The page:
2. Results and Discussion

2.1. Phase Structural and Microstructural Analysis

The X-ray diffraction (XRD) patterns of zirconia specimens are shown in Figure 1. The characteristic peaks demonstrate the crystalline phase of tetragonal ZrO2 indexed with PDF card #50-1089. No secondary phase or processing residue are observed.

Figure 1
XRD patterns of zirconia ceramics with different stearic acid contents.

SEM images of polished surfaces and fracture surfaces of zirconia ceramics with different stearic acid contents are shown in Figure 2. It is clearly observed that the porosity and the pore size increase with the addition of the stearic acid as pore-forming agent and pore sizes are in the range of 1–20 μm. The shape of most of pores is irregular and becomes partially interconnected when the concentration of the pore-forming agent increases to 10 wt % according to the fracture surfaces in Figure 2. The stearic acid particles turn out to have irregular shapes after ball milling with zirconia grinding balls, leaving pores with similar structures after decomposition during the heating process. At the same time, with increasing amount of pore-forming agent, aggregation deteriorates the irregular shape of the stearic acid particles and introduces interconnected pores with a larger size shown in Figure 2.

Figure 2
SEM images of polished surfaces and fracture surfaces of zirconia ceramics with different stearic acid contents. (a,c,e) polished surfaces; (b,d,f) fracture surfaces; (a,b) 0 wt % stearic acid; (c,d) 5 wt % stearic acid; (e,f) 10 wt % stearic acid.

Figure 3 shows that stearic acid content has significant effects on the mean pore size distribution of the zirconia ceramics. The pore diameter increases with stearic acid content. As seen in the figure, the dense specimen without stearic acid has pore size within nanometer range, whereas the pore diameter of specimen with 5 wt % stearic acid increases to 1–3 μm and that of specimen with 10 wt % stearic acid is in the range of 5–10 μm.

Figure 3
Pore size distribution of porous zirconia ceramics with different stearic acid content.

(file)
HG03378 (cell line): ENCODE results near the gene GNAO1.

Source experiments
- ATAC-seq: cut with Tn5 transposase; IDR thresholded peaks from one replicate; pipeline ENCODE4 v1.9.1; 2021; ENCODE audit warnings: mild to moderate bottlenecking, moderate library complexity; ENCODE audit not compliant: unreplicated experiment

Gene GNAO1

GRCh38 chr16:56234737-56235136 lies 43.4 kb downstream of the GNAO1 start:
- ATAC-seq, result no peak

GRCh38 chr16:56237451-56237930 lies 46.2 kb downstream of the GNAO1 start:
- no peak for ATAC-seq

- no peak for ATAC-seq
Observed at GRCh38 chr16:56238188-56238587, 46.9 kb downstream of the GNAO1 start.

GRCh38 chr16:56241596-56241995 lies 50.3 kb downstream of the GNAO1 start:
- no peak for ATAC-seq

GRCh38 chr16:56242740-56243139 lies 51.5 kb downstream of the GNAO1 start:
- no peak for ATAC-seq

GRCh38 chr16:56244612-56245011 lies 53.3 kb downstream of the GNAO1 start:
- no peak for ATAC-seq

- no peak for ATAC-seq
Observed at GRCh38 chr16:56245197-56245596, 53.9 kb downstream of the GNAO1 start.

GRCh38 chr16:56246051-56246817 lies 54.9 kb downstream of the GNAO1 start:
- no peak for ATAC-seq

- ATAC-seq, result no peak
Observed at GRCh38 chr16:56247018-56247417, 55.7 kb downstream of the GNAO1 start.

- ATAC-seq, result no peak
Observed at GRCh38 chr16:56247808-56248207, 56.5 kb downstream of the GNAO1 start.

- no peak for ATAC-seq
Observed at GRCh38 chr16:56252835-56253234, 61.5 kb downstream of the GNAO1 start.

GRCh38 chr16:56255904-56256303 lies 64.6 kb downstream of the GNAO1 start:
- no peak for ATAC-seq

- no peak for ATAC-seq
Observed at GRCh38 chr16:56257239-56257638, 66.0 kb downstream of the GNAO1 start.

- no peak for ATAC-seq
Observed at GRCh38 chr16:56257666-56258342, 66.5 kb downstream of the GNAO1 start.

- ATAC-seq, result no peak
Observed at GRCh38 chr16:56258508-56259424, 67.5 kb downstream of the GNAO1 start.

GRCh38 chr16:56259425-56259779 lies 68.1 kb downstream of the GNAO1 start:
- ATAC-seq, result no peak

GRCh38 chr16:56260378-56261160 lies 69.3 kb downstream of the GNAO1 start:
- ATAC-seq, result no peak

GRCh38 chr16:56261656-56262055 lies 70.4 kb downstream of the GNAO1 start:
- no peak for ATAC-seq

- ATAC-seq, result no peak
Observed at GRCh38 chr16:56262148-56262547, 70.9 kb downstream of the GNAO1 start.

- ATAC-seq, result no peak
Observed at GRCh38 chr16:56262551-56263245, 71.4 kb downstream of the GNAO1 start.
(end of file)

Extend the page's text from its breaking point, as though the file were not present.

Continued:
2.2. Mechanical Properties

In similar treatments, the linear shrinkage increases slightly with the content of the stearic acid, shown in the Table 1. Compared with zirconia powder, stearic acid has a lower density, resulting in a larger volume with the same mass, which may be responsible for the small increase from 21.6% to 22.1% in the linear shrinkage during sintering.

Table 1
The linear shrinkage, relative density, and porosity of samples.

As the amount of stearic acid increases, the relative density decreases due to the increase of pores by the agent. Based on relative density, the bulk porosity of porous zirconia ceramics is calculated using the following equation:

p = (1 − ρ) × 100%

p is the bulk porosity and ρ is the relative density). The porosities of specimens are 1.1%, 5.8% and 16% due to different mass fractions of stearic acid, which are 0 wt %, 5 wt %, and 10 wt %, respectively.

Table 1 also shows Ra (surface roughness, arithmetical mean deviation of the profile) of specimens with different stearic acid content. The surface roughness Ra of the dense zirconia is 20 nm on average, and that of porous specimens has an average of 50.3 nm and 70.7 nm with increasing content of stearic acid.

Figure 4 shows the Vickers hardness and elastic modulus value as a function of stearic acid content. Due to stress concentrations under load, the mechanical properties are impaired by pores. Both the hardness and elastic modulus decrease as the amount of stearic acid increases. Samples with higher porosity exhibit weaker mechanical properties, contributing to a sharp decline in the elastic modulus and hardness in Figure 3. When the stearic acid content exceeds 10 wt %, the hardness value is below 10 GPa and the elastic modulus value is below 150 GPa. In order to ensure sufficient strength against oral mastication, the compromise in mechanical properties sets an upper limit of 10 wt % for the pore-forming agent content and hence experimental groups containing 20 wt % and 30 wt % stearic acid are discarded.